• 1989
  • Joan Mitchell
  • Oil on canvas
  • 280 x 400 cm

The composition of these diptychs is reminiscent of a poem with their stanzas and repetition. Even if the spectator finds themselves immersed in her paintings, she painted them to be viewed from a distance, and all at once.
This painting entitled River is inspired by the Seine that flowed not far from her studio in Vétheuil, the village where Claude Monet used to paint around 1880.
These two artists had many things in common: their constant observation of nature, the way they paid special attention to their use of colour and capturing light effects, the large scale dimensions of their artworks (when we think back to Monet's Water Lilies), paintings that pay little attention to horizons or perspective.

This artwork is presented during the "Joan Mitchell, Retrospective" (from 5 October 2022 to 27 February 2023) at the Fondation Louis Vuitton.

© The Estate of Joan Mitchell © Fondation Louis Vuitton / Marc Domage


Joan Mitchell

Joan Mitchell was trained and achieved recognition in the New York scene in the 1950s before gradually settling in Paris at the end of the decade and establishing her studio in 1968 in Vétheuil—where Claude Monet lived for several years.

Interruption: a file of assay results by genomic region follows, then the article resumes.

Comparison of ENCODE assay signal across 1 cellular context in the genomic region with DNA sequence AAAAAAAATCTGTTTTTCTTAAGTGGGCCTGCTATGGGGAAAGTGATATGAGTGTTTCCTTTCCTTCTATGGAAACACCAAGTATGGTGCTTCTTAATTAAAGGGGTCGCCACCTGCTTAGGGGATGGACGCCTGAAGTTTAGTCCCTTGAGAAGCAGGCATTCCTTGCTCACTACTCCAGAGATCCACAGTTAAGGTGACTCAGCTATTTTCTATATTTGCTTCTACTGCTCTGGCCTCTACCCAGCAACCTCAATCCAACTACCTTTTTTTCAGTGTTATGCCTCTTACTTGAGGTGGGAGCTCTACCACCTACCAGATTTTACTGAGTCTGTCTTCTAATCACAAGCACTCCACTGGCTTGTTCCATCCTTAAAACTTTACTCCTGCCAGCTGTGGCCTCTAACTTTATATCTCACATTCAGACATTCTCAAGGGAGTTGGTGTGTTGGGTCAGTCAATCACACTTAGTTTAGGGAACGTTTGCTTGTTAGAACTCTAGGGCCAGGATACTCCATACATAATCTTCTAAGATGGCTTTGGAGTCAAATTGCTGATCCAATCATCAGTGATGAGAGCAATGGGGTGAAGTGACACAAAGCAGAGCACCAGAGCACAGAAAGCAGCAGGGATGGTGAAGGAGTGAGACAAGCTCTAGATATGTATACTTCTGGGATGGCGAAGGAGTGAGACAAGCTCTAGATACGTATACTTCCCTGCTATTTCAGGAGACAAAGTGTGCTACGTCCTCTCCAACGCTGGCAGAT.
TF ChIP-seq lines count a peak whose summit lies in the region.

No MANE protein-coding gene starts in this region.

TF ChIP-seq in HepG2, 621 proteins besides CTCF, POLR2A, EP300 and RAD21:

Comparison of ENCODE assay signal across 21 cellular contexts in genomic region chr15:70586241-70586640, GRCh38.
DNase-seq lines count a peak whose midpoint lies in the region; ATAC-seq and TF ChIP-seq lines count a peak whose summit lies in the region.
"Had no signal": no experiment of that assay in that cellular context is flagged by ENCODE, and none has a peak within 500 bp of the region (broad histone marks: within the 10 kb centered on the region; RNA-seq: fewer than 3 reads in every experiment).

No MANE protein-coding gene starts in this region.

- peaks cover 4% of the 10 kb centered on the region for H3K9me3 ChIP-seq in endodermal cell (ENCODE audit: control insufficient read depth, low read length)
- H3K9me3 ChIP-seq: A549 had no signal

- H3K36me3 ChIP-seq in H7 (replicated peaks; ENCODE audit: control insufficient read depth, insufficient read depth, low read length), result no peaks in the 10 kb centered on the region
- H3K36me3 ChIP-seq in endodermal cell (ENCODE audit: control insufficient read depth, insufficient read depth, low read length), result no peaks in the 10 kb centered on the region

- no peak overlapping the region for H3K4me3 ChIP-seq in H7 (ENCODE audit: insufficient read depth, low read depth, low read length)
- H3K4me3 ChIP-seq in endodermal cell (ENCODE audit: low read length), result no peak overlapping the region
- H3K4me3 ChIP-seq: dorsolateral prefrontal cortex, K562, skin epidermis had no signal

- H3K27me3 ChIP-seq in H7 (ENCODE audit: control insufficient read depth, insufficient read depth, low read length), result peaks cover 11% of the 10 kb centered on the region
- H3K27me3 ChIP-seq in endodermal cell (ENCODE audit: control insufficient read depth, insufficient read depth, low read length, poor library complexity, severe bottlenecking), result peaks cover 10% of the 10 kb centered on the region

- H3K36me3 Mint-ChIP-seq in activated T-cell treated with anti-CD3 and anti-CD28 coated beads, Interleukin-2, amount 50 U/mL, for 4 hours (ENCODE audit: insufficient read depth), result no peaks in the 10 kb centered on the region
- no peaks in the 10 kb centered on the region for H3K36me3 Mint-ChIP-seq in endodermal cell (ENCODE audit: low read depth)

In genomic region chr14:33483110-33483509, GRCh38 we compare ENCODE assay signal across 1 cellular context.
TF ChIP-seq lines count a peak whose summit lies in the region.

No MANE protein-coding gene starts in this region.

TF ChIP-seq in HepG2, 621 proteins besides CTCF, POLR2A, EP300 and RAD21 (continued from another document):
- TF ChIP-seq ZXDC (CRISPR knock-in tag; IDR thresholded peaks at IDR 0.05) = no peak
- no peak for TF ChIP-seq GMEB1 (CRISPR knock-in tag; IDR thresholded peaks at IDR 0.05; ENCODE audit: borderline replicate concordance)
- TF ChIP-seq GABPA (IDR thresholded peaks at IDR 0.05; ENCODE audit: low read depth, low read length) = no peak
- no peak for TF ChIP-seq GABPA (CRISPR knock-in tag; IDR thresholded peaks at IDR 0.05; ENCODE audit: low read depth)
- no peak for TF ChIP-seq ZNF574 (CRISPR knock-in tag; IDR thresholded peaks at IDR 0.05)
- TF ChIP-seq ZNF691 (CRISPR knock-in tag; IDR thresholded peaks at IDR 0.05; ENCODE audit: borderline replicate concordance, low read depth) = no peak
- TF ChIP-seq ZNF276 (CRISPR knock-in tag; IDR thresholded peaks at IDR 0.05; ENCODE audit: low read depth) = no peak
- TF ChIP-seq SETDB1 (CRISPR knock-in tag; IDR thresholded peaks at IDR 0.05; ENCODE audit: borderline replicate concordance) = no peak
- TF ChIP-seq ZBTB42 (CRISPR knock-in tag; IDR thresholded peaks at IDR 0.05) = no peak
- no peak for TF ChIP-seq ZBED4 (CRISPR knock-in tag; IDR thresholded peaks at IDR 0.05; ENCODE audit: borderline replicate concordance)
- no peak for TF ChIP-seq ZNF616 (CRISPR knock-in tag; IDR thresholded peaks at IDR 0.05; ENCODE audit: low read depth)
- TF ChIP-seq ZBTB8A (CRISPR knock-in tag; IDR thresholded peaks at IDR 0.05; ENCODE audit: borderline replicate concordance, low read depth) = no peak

The importance given to gesture, the choice of imposing formats, and the use of pure colors all place her work within American Abstract Expressionism. But this lyrical grammar encounters an interior version connected to landscape and nature, and conveys its vitality. Mitchell worked from memory. She painted neither reality nor memories, but rather her perception of things and space. Her recurrent use of panel painting enabled her to control the composition of her paintings in which strident, overlapping colors create tension, while contributing to overall harmony.

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